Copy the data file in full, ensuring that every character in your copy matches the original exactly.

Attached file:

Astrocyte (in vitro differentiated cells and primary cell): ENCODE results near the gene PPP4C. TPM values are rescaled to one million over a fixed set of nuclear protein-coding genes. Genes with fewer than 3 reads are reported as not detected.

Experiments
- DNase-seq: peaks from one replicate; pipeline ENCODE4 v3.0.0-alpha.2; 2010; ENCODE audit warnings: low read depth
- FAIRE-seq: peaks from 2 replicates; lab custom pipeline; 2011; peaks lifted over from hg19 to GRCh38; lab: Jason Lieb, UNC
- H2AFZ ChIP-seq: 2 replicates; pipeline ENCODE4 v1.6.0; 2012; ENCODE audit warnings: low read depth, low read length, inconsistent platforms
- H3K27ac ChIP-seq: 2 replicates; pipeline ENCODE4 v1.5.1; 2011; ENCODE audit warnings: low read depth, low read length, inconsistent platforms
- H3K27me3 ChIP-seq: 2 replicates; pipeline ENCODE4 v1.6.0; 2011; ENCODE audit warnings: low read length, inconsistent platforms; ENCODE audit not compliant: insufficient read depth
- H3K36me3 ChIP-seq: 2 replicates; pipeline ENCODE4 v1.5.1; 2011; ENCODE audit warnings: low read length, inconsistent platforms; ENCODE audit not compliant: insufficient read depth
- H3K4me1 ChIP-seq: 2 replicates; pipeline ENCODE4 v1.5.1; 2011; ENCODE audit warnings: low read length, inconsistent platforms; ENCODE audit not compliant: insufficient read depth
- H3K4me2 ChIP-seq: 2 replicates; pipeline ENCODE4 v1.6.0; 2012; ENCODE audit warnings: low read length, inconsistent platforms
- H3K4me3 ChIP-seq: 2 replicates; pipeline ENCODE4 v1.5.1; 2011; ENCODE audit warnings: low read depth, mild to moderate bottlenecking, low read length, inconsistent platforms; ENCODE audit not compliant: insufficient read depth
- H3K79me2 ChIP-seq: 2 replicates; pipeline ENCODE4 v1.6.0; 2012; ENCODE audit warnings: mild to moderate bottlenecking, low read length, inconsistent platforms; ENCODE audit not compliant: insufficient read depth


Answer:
Astrocyte (in vitro differentiated cells and primary cell): ENCODE results near the gene PPP4C. TPM values are rescaled to one million over a fixed set of nuclear protein-coding genes. Genes with fewer than 3 reads are reported as not detected.

Experiments
- DNase-seq: peaks from one replicate; pipeline ENCODE4 v3.0.0-alpha.2; 2010; ENCODE audit warnings: low read depth
- FAIRE-seq: peaks from 2 replicates; lab custom pipeline; 2011; peaks lifted over from hg19 to GRCh38; lab: Jason Lieb, UNC
- H2AFZ ChIP-seq: 2 replicates; pipeline ENCODE4 v1.6.0; 2012; ENCODE audit warnings: low read depth, low read length, inconsistent platforms
- H3K27ac ChIP-seq: 2 replicates; pipeline ENCODE4 v1.5.1; 2011; ENCODE audit warnings: low read depth, low read length, inconsistent platforms
- H3K27me3 ChIP-seq: 2 replicates; pipeline ENCODE4 v1.6.0; 2011; ENCODE audit warnings: low read length, inconsistent platforms; ENCODE audit not compliant: insufficient read depth
- H3K36me3 ChIP-seq: 2 replicates; pipeline ENCODE4 v1.5.1; 2011; ENCODE audit warnings: low read length, inconsistent platforms; ENCODE audit not compliant: insufficient read depth
- H3K4me1 ChIP-seq: 2 replicates; pipeline ENCODE4 v1.5.1; 2011; ENCODE audit warnings: low read length, inconsistent platforms; ENCODE audit not compliant: insufficient read depth
- H3K4me2 ChIP-seq: 2 replicates; pipeline ENCODE4 v1.6.0; 2012; ENCODE audit warnings: low read length, inconsistent platforms
- H3K4me3 ChIP-seq: 2 replicates; pipeline ENCODE4 v1.5.1; 2011; ENCODE audit warnings: low read depth, mild to moderate bottlenecking, low read length, inconsistent platforms; ENCODE audit not compliant: insufficient read depth
- H3K79me2 ChIP-seq: 2 replicates; pipeline ENCODE4 v1.6.0; 2012; ENCODE audit warnings: mild to moderate bottlenecking, low read length, inconsistent platforms; ENCODE audit not compliant: insufficient read depth